Total or partial loss of the ability to recognize familiar objects or people through sensory stimuli; results from organic brain damage.
A localized dilation of the wall of a blood vessel, usually caused by atherosclerosis, hypertension, and less commonly by a congenital weakness in a vessel wall.
Abnormal neurologic condition in which language function is defective or absent because of an injury to certain areas of the cerebral cortex.
Sensation, as of light or warmth, that may precede the onset of a migraine or an epileptic seizure. An epileptic aura may be psychic, or it may be sensory with olfactory, visual, auditory, or taste hallucinations.
deep brain stimulation (DBS)
Involves placing an electrode in either the thalamus, globus pallidus, or subthalamic nucleus and connecting it to a generator placed in the upper chest (like a pacemaker).
Difficult, poorly articulated speech resulting from interference in the control over the muscles of speech.
Glasgow coma scale
A quick, practical, standardized system for assessing the degree of conscious impairment in the critically ill; also used for predicting the duration and ultimate outcome of coma, primarily in patients with head injuries.
Guillain-Barre syndrome (GBS)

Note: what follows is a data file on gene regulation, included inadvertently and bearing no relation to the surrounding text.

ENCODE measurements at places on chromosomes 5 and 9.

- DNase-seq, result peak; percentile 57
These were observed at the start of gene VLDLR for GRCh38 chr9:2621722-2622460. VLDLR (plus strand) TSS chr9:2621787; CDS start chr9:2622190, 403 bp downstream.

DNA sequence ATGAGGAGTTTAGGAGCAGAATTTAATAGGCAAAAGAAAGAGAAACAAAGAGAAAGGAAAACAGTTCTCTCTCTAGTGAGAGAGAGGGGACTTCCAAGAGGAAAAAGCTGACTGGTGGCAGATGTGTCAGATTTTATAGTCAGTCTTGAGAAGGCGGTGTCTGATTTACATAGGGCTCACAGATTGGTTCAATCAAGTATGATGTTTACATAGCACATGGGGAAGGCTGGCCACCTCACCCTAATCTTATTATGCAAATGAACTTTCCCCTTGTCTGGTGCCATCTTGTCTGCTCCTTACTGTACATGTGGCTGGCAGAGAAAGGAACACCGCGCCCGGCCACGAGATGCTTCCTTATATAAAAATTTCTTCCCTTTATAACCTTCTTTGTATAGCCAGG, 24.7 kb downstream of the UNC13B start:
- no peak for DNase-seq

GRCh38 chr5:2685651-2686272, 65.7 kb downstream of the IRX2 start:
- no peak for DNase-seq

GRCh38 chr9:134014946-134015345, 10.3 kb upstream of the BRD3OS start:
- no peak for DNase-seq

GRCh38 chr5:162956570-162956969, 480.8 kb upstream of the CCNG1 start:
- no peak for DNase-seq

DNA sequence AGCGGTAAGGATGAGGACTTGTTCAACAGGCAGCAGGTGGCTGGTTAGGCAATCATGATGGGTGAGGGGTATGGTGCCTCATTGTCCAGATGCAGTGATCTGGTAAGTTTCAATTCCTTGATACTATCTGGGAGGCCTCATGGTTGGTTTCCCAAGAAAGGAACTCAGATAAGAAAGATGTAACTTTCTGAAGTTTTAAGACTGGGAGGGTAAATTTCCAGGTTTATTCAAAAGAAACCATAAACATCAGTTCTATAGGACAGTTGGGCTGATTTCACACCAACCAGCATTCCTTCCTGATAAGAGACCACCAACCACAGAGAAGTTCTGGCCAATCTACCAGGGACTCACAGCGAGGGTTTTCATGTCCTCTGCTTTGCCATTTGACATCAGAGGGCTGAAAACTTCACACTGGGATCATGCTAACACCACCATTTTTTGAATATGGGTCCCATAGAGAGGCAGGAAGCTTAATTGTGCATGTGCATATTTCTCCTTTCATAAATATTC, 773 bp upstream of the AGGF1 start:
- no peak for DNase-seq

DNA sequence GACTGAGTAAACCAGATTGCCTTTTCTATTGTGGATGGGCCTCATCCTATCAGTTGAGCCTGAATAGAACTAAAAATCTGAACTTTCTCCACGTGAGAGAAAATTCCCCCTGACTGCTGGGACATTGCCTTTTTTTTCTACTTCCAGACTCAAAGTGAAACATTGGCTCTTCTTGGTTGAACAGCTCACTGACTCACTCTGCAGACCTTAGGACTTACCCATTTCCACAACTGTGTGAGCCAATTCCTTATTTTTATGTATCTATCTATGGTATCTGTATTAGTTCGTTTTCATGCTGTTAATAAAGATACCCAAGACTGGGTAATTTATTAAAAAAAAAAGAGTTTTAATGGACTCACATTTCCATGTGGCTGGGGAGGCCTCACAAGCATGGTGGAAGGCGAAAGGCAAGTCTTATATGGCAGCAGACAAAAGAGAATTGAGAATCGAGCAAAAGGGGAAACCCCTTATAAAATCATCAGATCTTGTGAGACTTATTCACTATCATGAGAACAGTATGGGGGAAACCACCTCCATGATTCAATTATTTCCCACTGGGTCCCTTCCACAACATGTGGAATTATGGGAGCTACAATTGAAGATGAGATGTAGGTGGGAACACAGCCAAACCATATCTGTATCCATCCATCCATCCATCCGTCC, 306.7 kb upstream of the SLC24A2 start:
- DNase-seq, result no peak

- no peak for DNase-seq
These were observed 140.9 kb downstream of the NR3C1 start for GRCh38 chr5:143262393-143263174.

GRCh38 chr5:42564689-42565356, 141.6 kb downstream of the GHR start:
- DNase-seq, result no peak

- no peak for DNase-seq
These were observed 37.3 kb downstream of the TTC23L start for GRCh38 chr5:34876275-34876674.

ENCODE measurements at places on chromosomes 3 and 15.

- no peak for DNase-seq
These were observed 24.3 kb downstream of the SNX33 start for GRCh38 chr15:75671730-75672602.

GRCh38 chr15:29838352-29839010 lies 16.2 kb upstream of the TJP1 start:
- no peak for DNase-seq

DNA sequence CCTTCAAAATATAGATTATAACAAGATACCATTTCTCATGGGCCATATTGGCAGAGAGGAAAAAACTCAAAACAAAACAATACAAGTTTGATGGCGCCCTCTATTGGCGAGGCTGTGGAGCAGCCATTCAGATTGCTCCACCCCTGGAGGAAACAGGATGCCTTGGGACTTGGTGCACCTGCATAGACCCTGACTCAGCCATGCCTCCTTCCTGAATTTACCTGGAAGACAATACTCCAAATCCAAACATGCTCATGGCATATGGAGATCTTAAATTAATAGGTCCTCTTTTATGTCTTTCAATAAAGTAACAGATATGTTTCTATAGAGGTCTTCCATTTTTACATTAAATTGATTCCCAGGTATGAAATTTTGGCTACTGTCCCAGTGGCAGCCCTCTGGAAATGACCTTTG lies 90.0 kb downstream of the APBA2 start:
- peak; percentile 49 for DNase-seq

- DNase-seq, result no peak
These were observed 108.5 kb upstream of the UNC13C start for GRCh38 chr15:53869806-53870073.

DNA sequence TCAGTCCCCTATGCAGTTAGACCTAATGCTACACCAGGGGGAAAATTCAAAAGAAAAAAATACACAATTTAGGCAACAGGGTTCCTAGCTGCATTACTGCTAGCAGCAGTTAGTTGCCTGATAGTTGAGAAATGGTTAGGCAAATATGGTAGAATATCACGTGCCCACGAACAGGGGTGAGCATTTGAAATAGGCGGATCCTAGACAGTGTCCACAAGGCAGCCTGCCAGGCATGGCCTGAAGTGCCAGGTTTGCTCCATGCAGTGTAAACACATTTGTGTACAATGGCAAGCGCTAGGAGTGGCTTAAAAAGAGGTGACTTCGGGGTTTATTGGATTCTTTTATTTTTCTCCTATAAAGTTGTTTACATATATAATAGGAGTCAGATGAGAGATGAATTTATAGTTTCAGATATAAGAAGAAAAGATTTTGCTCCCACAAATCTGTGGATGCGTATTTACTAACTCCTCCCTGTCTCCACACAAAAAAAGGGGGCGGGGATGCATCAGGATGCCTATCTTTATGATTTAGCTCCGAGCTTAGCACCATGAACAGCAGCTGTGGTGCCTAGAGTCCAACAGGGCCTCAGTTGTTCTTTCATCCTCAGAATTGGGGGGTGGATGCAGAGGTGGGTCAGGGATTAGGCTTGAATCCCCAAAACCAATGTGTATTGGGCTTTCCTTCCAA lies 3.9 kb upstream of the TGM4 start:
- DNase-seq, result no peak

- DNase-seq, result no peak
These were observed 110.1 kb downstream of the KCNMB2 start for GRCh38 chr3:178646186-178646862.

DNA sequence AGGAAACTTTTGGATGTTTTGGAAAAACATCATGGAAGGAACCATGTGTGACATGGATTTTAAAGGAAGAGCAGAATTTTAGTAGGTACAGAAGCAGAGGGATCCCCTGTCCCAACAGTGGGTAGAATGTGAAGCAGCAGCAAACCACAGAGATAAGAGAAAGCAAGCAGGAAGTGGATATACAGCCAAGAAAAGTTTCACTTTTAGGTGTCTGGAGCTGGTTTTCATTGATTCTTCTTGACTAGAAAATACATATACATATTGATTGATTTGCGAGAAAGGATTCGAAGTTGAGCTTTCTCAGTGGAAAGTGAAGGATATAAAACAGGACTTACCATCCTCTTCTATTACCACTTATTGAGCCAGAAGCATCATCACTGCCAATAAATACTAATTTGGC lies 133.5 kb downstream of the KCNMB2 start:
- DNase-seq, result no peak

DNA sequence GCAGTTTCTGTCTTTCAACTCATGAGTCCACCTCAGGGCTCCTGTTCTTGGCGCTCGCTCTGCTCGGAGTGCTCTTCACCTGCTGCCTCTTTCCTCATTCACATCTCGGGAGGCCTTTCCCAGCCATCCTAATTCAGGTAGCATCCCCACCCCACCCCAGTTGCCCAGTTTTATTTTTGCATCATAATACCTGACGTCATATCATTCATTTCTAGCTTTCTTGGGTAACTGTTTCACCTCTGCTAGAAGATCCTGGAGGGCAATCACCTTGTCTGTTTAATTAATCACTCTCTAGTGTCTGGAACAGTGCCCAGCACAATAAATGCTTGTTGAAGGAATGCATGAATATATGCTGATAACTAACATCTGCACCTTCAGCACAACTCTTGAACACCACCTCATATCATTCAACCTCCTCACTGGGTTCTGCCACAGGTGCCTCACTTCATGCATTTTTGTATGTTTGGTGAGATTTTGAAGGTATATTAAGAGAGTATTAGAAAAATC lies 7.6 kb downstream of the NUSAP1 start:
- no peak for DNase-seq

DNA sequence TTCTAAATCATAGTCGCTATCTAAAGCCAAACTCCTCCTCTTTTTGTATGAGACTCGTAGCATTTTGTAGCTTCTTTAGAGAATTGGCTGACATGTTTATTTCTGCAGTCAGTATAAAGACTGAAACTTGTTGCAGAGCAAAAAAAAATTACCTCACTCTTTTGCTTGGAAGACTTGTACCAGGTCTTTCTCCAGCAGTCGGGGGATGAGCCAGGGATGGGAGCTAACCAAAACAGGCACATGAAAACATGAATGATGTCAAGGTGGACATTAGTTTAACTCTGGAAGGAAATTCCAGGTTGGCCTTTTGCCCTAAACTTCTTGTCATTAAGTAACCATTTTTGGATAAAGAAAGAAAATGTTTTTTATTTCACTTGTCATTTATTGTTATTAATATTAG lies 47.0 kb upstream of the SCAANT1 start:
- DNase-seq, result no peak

An acute, rapidly progressing, and potentially fatal form of polyneuritis. It results in widespread inflammation and demyelination of the peripheral nervous system.
Involuntary, rhythmic movement of the eyes. Oscillations may be horizontal, vertical, rotary, or mixed.
Sensation pertaining to stimuli originating from within the body regarding spatial position and muscular activity stimuli or to the sensory receptors that those stimuli activate. This sensation gives one the ability to know the position of the body without looking at it and the ability to "know objectively the sense of touch."
A abnormal condition of the blood vessels of the brain characterized by hemorrhage into the brain; formation of an embolus or thrombus resulting in ischemia of the brain tissues normally perfused by the damaged vessels. The sequelae depend on the location and extent of ischemia.